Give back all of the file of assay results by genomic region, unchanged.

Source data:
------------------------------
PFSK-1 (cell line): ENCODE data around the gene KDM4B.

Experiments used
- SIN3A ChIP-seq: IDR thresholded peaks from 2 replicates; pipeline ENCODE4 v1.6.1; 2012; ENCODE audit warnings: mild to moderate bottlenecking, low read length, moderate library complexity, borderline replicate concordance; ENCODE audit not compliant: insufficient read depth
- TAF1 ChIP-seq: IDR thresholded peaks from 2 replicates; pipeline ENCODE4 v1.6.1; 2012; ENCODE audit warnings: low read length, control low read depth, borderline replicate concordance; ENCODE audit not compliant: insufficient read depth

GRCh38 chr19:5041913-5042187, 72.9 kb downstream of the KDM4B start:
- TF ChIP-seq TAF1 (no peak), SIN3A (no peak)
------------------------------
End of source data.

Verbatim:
PFSK-1 (cell line): ENCODE data around the gene KDM4B.

Experiments used
- SIN3A ChIP-seq: IDR thresholded peaks from 2 replicates; pipeline ENCODE4 v1.6.1; 2012; ENCODE audit warnings: mild to moderate bottlenecking, low read length, moderate library complexity, borderline replicate concordance; ENCODE audit not compliant: insufficient read depth
- TAF1 ChIP-seq: IDR thresholded peaks from 2 replicates; pipeline ENCODE4 v1.6.1; 2012; ENCODE audit warnings: low read length, control low read depth, borderline replicate concordance; ENCODE audit not compliant: insufficient read depth

GRCh38 chr19:5041913-5042187, 72.9 kb downstream of the KDM4B start:
- TF ChIP-seq TAF1 (no peak), SIN3A (no peak)